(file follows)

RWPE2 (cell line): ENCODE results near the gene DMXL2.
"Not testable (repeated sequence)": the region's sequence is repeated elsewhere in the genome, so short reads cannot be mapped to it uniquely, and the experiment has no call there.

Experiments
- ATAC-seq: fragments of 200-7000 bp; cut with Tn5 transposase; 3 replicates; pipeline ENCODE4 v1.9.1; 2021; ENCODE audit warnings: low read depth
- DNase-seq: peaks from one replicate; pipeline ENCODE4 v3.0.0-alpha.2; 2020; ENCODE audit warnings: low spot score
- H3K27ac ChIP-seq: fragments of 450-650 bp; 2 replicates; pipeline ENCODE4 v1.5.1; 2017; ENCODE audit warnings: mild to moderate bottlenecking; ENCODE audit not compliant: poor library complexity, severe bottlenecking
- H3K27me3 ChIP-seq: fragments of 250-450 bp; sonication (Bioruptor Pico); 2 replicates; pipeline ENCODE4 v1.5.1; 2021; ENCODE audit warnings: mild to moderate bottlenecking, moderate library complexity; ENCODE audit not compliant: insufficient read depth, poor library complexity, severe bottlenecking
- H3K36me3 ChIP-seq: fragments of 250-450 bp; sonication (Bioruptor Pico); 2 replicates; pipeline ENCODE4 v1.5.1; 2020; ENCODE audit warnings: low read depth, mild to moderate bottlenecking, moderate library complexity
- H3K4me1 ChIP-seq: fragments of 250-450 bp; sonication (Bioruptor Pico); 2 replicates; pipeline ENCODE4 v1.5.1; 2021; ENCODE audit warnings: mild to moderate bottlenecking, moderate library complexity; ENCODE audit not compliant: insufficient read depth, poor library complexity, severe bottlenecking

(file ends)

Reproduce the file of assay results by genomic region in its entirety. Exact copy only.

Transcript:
RWPE2 (cell line): ENCODE results near the gene DMXL2.
"Not testable (repeated sequence)": the region's sequence is repeated elsewhere in the genome, so short reads cannot be mapped to it uniquely, and the experiment has no call there.

Experiments
- ATAC-seq: fragments of 200-7000 bp; cut with Tn5 transposase; 3 replicates; pipeline ENCODE4 v1.9.1; 2021; ENCODE audit warnings: low read depth
- DNase-seq: peaks from one replicate; pipeline ENCODE4 v3.0.0-alpha.2; 2020; ENCODE audit warnings: low spot score
- H3K27ac ChIP-seq: fragments of 450-650 bp; 2 replicates; pipeline ENCODE4 v1.5.1; 2017; ENCODE audit warnings: mild to moderate bottlenecking; ENCODE audit not compliant: poor library complexity, severe bottlenecking
- H3K27me3 ChIP-seq: fragments of 250-450 bp; sonication (Bioruptor Pico); 2 replicates; pipeline ENCODE4 v1.5.1; 2021; ENCODE audit warnings: mild to moderate bottlenecking, moderate library complexity; ENCODE audit not compliant: insufficient read depth, poor library complexity, severe bottlenecking
- H3K36me3 ChIP-seq: fragments of 250-450 bp; sonication (Bioruptor Pico); 2 replicates; pipeline ENCODE4 v1.5.1; 2020; ENCODE audit warnings: low read depth, mild to moderate bottlenecking, moderate library complexity
- H3K4me1 ChIP-seq: fragments of 250-450 bp; sonication (Bioruptor Pico); 2 replicates; pipeline ENCODE4 v1.5.1; 2021; ENCODE audit warnings: mild to moderate bottlenecking, moderate library complexity; ENCODE audit not compliant: insufficient read depth, poor library complexity, severe bottlenecking